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Pharmacol Rep. 2006 Jan-Feb;58(1):13-21.

Clinical and experimental aspects of cutaneous neurogenic inflammation.

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1
Department of Cosmetology, Collegium Medicum, Nicolaus Copernicus University, Jagiellońska 13, PL 85-094 Bydgoszcz, Poland. bzegarska@cm.umk.pl

Abstract

The aim of this paper is to present the state of knowledge on cutaneous neurogenic inflammation. Peripheral effector functions served by afferent sensory neurons underlie the so-called neurogenic inflammation. The mechanism of cutaneous neurogenic inflammation is connected with the release of neuropeptides from the sensory endings. They also exert a number of functions within the immune system. The activity of neuropeptides in the inflammation of the skin can be observed in the form of erythema, edema, hyperthermia and pruritus. Beside these peptides and their receptors, inflammatory skin response, is regulated by tryptase and proteinase-activated receptor 2 (PAR-2). Capsaicin decreases effects of inflammation-induced sensory neuropeptides, which was used in the treatment of diseases caused by inflammation. The activity of transient receptor potential vanilloid receptor 1 (TRP-V1) is associated with the neurogenic inflammation. In inflammatory processes, the neuro-immuno-cutaneous system undergoes activation, which is responsible for triggering and maintaining the inflammatory conditions, both in the healthy skin as well as in the pathological conditions, like psoriasis. Skin exposure to UV radiation influences the neuro-immuno-cutaneous system and causes the release of neuropeptides, thereby eliciting inflammatory response in photodermatosis. In conclusion, understanding the mechanisms and the factors controlling neurotransmitters and their receptors will lead to the identification of novel therapeutic targets for the treatment of cutaneous diseases e.g. pruritus, psoriasis, alopecia areata.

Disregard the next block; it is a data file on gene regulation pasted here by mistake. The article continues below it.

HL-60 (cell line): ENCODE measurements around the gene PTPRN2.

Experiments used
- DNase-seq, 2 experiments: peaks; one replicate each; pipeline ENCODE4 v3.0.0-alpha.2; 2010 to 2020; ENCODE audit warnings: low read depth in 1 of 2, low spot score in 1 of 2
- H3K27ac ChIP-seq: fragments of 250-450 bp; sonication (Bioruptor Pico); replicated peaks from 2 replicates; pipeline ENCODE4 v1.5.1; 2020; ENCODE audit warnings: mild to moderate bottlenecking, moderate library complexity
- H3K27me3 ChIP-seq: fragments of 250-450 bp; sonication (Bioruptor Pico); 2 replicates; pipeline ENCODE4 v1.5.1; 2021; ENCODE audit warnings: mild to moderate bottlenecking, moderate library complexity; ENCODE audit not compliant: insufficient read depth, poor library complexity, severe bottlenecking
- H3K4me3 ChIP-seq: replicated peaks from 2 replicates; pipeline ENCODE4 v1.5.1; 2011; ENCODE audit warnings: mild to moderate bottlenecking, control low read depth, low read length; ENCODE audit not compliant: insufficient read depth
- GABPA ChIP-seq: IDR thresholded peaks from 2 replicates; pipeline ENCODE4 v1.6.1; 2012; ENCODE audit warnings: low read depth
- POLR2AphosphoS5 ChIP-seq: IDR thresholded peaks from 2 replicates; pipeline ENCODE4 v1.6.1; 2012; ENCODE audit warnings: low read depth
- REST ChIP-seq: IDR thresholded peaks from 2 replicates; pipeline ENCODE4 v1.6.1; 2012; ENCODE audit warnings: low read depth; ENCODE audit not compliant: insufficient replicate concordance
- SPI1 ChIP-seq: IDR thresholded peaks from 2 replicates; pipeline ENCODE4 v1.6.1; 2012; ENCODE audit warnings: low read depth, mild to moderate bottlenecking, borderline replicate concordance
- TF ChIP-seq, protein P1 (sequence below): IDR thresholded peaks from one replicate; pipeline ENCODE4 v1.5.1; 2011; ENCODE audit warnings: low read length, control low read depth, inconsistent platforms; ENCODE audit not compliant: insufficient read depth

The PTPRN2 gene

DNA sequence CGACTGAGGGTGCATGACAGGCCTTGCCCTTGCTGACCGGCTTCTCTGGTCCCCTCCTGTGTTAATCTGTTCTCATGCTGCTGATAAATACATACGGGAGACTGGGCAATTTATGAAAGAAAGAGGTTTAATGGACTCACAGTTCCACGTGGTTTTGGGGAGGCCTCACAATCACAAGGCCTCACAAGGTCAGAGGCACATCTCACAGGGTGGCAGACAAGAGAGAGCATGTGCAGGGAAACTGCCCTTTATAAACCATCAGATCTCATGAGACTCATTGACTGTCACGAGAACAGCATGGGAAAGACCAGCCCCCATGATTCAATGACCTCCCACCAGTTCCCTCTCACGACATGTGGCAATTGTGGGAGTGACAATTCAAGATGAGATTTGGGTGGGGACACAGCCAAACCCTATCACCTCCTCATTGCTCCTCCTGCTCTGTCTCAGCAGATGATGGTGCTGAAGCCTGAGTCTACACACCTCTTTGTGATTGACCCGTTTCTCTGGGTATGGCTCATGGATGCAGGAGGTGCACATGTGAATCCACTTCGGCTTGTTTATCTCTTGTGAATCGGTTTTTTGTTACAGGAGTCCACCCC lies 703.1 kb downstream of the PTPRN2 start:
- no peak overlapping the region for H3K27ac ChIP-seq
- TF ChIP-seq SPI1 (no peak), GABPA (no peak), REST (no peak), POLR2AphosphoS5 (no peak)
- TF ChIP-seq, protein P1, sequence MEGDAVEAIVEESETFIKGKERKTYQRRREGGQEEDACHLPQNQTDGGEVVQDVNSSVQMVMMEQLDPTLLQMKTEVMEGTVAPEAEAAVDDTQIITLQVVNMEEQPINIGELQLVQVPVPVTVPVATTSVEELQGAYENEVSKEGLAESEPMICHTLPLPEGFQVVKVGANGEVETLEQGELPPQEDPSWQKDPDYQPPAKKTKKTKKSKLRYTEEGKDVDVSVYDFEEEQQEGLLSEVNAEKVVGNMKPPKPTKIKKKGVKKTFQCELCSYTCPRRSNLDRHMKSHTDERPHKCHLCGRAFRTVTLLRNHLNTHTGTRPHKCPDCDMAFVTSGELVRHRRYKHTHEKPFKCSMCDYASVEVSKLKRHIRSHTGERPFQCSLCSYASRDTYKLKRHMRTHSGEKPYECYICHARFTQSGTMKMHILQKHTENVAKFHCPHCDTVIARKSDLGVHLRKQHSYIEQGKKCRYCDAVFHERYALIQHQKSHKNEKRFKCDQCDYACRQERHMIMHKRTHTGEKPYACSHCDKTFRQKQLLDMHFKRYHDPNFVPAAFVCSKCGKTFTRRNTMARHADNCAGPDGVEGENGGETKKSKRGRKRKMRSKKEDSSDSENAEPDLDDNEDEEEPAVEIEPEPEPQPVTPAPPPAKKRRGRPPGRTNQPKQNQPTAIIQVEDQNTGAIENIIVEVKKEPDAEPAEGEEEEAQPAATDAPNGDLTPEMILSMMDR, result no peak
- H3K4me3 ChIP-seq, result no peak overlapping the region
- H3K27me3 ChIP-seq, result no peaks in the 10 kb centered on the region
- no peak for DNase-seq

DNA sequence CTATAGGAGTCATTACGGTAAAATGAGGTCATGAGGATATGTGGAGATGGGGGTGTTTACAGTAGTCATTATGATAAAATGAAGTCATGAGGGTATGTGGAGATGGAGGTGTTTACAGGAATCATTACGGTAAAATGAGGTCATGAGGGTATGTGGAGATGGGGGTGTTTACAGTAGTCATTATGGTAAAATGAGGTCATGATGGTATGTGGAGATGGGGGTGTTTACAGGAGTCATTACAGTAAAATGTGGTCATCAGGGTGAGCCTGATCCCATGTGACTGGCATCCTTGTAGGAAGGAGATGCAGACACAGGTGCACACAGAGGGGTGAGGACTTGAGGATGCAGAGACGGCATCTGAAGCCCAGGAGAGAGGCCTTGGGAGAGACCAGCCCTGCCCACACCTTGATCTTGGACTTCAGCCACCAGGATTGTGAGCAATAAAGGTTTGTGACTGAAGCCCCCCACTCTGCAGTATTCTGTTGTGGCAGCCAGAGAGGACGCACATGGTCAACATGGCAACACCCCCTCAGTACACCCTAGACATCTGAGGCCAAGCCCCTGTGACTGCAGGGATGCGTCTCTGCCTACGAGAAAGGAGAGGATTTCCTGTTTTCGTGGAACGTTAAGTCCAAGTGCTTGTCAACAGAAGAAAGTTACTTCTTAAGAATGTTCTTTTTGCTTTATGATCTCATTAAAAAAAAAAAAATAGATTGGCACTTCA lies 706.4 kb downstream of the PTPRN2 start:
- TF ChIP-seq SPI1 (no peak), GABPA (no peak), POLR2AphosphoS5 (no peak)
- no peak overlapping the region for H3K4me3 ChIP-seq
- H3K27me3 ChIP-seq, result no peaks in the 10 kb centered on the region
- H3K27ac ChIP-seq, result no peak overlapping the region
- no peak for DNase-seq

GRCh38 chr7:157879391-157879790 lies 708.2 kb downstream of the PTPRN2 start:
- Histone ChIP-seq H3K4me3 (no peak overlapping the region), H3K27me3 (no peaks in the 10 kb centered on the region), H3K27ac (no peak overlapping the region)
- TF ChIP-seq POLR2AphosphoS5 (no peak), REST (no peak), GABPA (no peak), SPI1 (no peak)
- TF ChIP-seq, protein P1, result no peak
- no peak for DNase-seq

PMID:
16531625
[Indexed for MEDLINE]
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